Galactrix is a direct successor of our old acquaintance, Puzzle Quest: Challenge of the Warlords, and the second attempt of Infinite Interactive to implement the simple gameplay of Bejeweled in an RPG universe.
For those who do not know it (!?!) or can’t put a name to the face, Bejeweled is the game where all you have to do is rotate different colored stones to form chains of three or more of the same type. Once grouped in this way, the pieces disappear, replaced with the ones from above that fall to fill the newly created gaps.
If in Challenge of the Warlords (CotW) the designers enchanted us with a medieval-magic-Tolkien-like story, in Galactrix, driven and empowered by the unexpected success of the first title, they bet on the card of the future.
A thousand generations flew by our sorcerer and now we see him as a young pilot building his future amidst planets and galaxies. Animals that you could once ride on turned into spacecrafts, spells have become weapons, everything has evolved, even the stones on the battlefield: they were square once, now they’ve become hexagons. The journeys from one town to the other that once took you weeks now seem like a breeze, even though the distances are a million times longer, as they are now covered within minutes through intergalactic gates.
This invention has enabled humankind to bloom, to colonize entire galaxies and discover new intelligent races, but it was also cause for controversy and war. Once in a while, our sorcerer gets nostalgic, thinking about the maps of the old days and the charm of discovering new places, but wouldn’t give up the complete, three-dimensional map of the world stored in the computers of modern ships for anything. He inhales with pleasure the fragrance of technology and his head feels dizzy thinking about the unlimited opportunities and discoveries that await him.
The hibernation is over! It’s time to conquer the universe.
I am convinced that many of you, such as those who wanted to play CotW, those who did play it and wanted more, or those who are now looking over the screenshots and are enticed by the concept, feel like the man described above, and would probably prefer to put the current review aside and try this wonder that Galactrix appears to be. But something is stopping you, and the score at the top of the page instills the venom of doubt in you, like a poisoned dagger. Don’t be mean, it is a passing mark, right? It’s enough, it’s exactly the score that most misunderstood geniuses used to get in school (or so we like to believe).
It’s not enough for me though, because I believe that what you once created with passion cannot be improved and reinvented without twice as much work, and with Galatrix this is not the case. It seemed easy to diversify and add to a Bejeweled-like game a story and a few heroes with some attributes, and I believe that this is one of the reasons why many of us, editors, gave a lower mark to the previous title. But, unfortunately, Galactrix only emphasizes the contrary, through a false representation.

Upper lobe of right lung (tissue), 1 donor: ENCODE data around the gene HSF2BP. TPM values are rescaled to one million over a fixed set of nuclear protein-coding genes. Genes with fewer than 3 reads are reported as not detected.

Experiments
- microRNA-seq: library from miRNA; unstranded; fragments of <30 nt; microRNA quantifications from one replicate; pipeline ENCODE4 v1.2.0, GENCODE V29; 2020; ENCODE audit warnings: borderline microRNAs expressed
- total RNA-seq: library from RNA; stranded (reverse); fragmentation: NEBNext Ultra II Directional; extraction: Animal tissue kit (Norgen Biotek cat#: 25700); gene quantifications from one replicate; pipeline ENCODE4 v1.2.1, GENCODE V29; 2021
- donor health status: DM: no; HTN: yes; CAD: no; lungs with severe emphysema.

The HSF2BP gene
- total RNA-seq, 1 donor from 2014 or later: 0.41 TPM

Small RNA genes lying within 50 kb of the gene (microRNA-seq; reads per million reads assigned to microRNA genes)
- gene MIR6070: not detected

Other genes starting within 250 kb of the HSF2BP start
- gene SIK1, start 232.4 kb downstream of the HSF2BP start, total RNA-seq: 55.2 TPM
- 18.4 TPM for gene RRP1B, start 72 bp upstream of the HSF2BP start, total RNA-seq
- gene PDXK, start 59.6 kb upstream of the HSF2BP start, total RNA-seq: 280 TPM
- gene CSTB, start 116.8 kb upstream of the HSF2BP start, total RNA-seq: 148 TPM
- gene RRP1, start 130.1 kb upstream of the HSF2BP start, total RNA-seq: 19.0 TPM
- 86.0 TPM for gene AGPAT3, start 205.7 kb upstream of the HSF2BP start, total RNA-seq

The most evident change and the one that had the largest impact on the game play is the introduction of the six-sided pieces, a move that seems, as at first sight all seem in this game, to bode well. We now have three directions to move on, and the pieces are not flat anymore, as they were before: they enter the game due to lack of gravity, from the direction you made the last move.
Thus, at any time you can choose which of the two blocks of stones flanking the thread you built have to move into the gap, and all these things only widen the strategic environment we enjoyed in the first part of the game. Or so I thought.
I remember that in CotW I cursed a lot when the stones aligned in impossible to predict combinations and put the enemy at an advantage. Well, thanks to the new shape of the stones, the possibilities to build an unwanted chain now increase considerably.
The smart moves are replaced by a cheap show and you can find yourself loosing at any time after the AI moves a piece which leads to the extinction of up to 80 percent of pieces from the board, or being witness to the repeated and mindless combination of mines (stones that do damage). That’s how you lose the sense of purpose when building an attack or a repressive move (as close as possible to the edge, or ways to steal / destroy the colors which the adversary needs most), everything becomes chaotic and, oh how I hate this cliché, "casual".
Big and Empty
The likelihood of Infinite Interactive not having noticed this difference seems null to me. I long weighed my initial opinion, even asked for additional thinking time, just to be absolutely sure of saying, regretfully, that the game was left in this form… out of laziness.
Solving it was simple and could have been achieved by introducing at least one more type of stones, which would have limited the momentum of the silly undesirable combinations and would have added a hint of strategy. Even so, the mauve stones quickly lose their usefulness and the weapons are even less demanding: to enable them you now need a range of only three colors, compared to the four colors necessary for CotW spells.
Of course, a new stone would have meant a great deal of hard work for those in charge of balancing the game, but since balancing is almost nonexistent, I don’t understand why they didn’t introduce it anyway. Yes, unfortunately, the game has problems in this area too, as the fierce battles of the old times are gone now. I finished the game with a ship hugely inferior compared to the Evil’s one and I didn’t raise my hero attributes at all.
You might lose once in a while, often even, if you don’t spend enough of your time buying and testing the tens of existing weapons, but most of the time you do it thanks to the phantasmagoric and lucky combinations of pieces that the AI unleashes, which I don’t find amusing at all.